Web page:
By Eldeen Pozniak
“Be decisive. Right or wrong, make a decision. The road of life is paved with flat squirrels who couldn’t make a decision.” I first saw this on Facebook and it made me chuckle, as being from Saskatchewan I pictured all kinds of critters on the roadway as they could not decide which way to go. And then I started thinking about it in the context of life and the work we do as safety professionals.
Indecision is a choice, one that allows a problem, at times, to become a crisis, poor performance to become tolerated performance and potential obstacles to become concrete roadblocks. As for leaders, this indecision is choosing inaction over taking action and that can hurt our program and our people. I have been guilty of this. For me directly, indecision was about dealing with people and situations in my department and it created disharmony with the team, when I was just trying to avoid issues. I have also “put the blame” of program failure on the indecision of the group or company that I was working for at the time.
Indecision has a unique way of turning seize-the-moment opportunities into missed opportunities. No matter how you look at it, indecision stalls forward progress. Please be clear that I am not talking about time to take informed decisions — getting the information necessary to make the best decision possible. At times, that can look like indecision if there is lack or poor communication during the phases of identifying the situation, gathering information, making informed decisions and taking action.
When a problem exist in your program or in the overall organization, just about everyone sees it. And the longer the problem persists, the deeper and uglier it gets. So once you, as a safety leader in the organization identifies it, engage and work to resolve it. We cannot avoid, ignore or procrastinate in addressing it. Employees become indifferent because they figure if you don’t care, why should they.
So what are some things that you can do to keep indecision from wreaking havoc?
•Take the bull by the horns: We need to identify the situation, gather information, make informed decision, take action and communicate throughout the process. If we are advising and assisting the decision-makers, then we need to use our communication and engagement skills to highlight the situation, gather clear and concise information that motivates them into informed decisions and appointed action. Most times, inaction comes for either not knowing what to do or being scared of making a bad choice. So, researching best options and practices and creating a back-up plan, helps take away those two fears causing inaction.
When obsessing enters the decision-making process, it is time to push forward with a decision. Chances are, the solution options are not going to get any better, but the problems certainly get bigger and more complex. It's time to run with your best solution. If it works great, you win. If works a little, tweak it. If it doesn't work, try the next best solution. For what it's worth, oftentimes the solution you didn't pick first, because it was harder and required more work and sacrifice, is the one you should have chosen.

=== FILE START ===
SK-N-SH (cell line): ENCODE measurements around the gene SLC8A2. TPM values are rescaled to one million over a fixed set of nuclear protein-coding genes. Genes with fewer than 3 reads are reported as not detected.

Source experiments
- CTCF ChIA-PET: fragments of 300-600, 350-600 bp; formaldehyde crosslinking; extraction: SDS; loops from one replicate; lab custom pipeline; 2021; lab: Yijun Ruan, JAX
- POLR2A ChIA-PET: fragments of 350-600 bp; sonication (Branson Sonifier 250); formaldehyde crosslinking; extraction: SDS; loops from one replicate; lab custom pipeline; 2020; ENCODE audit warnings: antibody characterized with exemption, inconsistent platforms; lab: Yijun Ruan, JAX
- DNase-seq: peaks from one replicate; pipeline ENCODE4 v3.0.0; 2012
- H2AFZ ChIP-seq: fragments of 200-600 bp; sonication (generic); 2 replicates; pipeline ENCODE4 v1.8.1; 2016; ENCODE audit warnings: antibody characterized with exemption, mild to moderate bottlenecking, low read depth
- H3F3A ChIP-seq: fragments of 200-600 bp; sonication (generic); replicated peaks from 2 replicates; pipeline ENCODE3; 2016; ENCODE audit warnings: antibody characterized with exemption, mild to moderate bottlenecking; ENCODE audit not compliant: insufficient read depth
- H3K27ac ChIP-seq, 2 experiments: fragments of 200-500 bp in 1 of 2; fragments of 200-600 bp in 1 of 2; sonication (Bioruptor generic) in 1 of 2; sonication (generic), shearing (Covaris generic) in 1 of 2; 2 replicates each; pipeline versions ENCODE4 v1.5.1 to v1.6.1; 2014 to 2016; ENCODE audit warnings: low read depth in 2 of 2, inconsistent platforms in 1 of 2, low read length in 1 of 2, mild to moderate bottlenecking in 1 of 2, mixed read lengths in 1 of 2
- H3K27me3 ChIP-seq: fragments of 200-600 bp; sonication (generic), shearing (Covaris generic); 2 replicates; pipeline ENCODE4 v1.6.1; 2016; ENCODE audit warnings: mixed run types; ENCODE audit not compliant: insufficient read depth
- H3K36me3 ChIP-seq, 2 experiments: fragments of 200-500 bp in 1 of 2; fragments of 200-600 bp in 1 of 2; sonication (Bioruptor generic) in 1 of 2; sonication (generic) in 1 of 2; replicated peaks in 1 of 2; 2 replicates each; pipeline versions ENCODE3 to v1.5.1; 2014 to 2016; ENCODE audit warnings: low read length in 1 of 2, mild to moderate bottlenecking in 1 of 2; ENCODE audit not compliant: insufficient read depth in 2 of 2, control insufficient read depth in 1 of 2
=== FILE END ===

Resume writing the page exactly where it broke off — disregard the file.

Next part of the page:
•It's about the company and people’s safety within: As leader, you serve, protect and speak for the company and people within it. It doesn't matter if it's your company or not, it's not about you. When your fear, uncertainty or confidence issues get in the way of making the best decisions for the company, you become the problem rather than the solution. Confidence issues allow fear and uncertainty to take over and feed indecision. So I recommend stop beating yourself up. No one expects you to have all the answers. If the path moving forward is that unclear or the problem that complex, it's time to seek help. Meet with a few of your trusted staff, pose the problem and explore the shared solutions. Seek guidance from a consultant or a peer. You cannot unstick your company until you unstick yourself.
•Be realistic about the potential downsides: I always push indecisive leaders to answer this question, "What's the worst that can happen?" This is a part of risk assessment that we do with program initiatives and should be considered and communicated. Often there is a greater negative impact by dragging things out.
•Dial it up or dial it down: Indecision dials back a company's sense of urgency. Indecision is like a ticker-tape parade of question marks that pile up around everyone and everything — and you're the one spewing the question marks. Question marks don't inspire and energize people to perform at the highest levels. No one is going to charge off toward "I don't know." It’s for the leader to decide where the company is going and how it's going to get there. Throw in a heavy dose of vision and "yes we can" and you can almost feel the sense of urgency cranking up. Indecision fades away because it has nothing to hold on to.
Eldeen Pozniak is a Canadian Registered Safety Professional, a Certified Health and Safety Consultant, a certified health and safety management system auditor, and a chartered member of the U.K.-based Institution of Occupational Safety and Health. She is a past president of the International Network of Safety and Health Practitioner Organizations and the Canadian Society of Safety Engineering. She is also the president and owner of Diggins Safety Consulting, and the director of Pozniak Safety Associates. She can be reached through www.pozniaksafety.com.